Judge Colin Birss ruled in the UK high court earlier this month in a patent suit between the two companies that the Samsung Galaxy Tab is “not cool enough” to be mistaken for an iPad. Apple was looking to block sales of the Galaxy Tab in the UK, claiming the South Korean company had infringed its design patents.
After the verdict, Judge Birss said Apple must pay for advertisements in the Guardian, Daily Mail, Financial Times and T3 magazine to draw attention to the case and alert customers that Samsung did not copy its designs, according to news agency Bloomberg, which has seen a draft copy of the order provided by Samsung’s lawyers.
The company must also put a notice on its website for at least six months – essentially publishing free advertising for Samsung’s tablet on its own product pages.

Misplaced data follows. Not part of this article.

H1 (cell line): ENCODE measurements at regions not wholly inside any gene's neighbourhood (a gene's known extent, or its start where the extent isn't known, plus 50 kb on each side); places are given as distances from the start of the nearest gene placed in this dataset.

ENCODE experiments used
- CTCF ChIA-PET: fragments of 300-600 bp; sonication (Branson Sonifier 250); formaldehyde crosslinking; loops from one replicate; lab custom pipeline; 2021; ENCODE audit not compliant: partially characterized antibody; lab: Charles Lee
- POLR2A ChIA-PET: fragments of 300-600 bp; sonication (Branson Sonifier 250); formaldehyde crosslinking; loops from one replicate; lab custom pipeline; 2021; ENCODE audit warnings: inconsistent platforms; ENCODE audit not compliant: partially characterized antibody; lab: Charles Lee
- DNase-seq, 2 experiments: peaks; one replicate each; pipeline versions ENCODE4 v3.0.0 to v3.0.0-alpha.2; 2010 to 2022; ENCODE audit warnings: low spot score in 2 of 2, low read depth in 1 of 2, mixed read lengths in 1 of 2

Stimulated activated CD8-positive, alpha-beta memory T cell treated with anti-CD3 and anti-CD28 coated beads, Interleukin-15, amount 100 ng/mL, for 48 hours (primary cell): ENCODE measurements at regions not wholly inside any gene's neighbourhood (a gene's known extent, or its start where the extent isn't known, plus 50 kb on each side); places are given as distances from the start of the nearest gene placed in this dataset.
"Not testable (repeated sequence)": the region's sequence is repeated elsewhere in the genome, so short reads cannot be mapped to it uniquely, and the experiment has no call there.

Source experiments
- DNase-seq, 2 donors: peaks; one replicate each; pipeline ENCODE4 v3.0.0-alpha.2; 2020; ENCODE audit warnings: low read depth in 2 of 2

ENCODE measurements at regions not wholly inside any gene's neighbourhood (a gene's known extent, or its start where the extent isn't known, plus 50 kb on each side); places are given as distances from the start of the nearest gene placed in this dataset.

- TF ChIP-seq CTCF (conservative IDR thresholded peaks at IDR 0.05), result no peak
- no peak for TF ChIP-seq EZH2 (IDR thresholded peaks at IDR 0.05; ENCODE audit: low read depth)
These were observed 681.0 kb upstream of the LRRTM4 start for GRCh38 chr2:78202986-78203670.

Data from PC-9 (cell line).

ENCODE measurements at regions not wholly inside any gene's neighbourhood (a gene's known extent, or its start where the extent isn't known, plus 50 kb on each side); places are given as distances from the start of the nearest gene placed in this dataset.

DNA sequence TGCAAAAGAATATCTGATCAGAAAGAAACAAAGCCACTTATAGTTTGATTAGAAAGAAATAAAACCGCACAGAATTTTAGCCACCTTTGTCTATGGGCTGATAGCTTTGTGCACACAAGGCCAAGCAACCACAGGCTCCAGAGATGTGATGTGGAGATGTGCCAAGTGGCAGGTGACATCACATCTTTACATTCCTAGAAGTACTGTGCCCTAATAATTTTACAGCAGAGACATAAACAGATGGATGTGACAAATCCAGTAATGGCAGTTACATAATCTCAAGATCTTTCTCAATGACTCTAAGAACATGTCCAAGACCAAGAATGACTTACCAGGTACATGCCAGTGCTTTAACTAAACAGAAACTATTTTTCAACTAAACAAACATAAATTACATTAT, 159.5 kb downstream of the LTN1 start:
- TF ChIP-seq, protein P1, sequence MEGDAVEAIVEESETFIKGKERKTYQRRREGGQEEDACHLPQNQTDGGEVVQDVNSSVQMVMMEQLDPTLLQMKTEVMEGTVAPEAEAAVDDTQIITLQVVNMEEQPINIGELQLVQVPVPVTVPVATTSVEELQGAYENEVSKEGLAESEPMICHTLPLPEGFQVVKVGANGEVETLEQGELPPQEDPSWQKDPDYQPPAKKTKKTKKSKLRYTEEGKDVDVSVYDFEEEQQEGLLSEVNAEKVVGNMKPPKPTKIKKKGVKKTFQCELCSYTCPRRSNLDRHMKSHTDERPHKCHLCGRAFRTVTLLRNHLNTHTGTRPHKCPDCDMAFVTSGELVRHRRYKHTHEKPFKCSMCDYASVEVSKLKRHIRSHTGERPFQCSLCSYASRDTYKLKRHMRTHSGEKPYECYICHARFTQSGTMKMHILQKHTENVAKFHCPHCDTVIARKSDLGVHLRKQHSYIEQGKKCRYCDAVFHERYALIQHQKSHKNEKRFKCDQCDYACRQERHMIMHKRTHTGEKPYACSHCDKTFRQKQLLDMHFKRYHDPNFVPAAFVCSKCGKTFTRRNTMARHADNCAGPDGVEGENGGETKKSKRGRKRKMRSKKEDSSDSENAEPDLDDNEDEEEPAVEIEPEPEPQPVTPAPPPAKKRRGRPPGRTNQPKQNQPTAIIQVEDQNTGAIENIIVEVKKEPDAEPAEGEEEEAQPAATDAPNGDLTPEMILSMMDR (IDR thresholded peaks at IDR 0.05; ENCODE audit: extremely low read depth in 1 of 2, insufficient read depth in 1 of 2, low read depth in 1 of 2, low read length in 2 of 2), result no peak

Judge Birss, however, refused Samsung’s request that Apple be banned from repeating its claim that its design patents have been fringed, saying “they are entitled to their opinion”.
Apple declined to comment on the judge’s decision.
Samsung says in a statement: “Should Apple continue to make excessive legal claims based on such generic designs, innovation in the industry could be harmed and consumer choice unduly limited.”
The tablet patent war between Apple and Samsung has been brewing for some time, with the former company bringing suits against its rival across the world.
Sales of the Galaxy Tab 10.1 have been banned in the US, ahead of a trial on 30 July to decide on another design patent dispute.
Samsung was required to redesign its Galaxy Tab in order for the tablet to go back on sale in Germany as a result of one such case last year.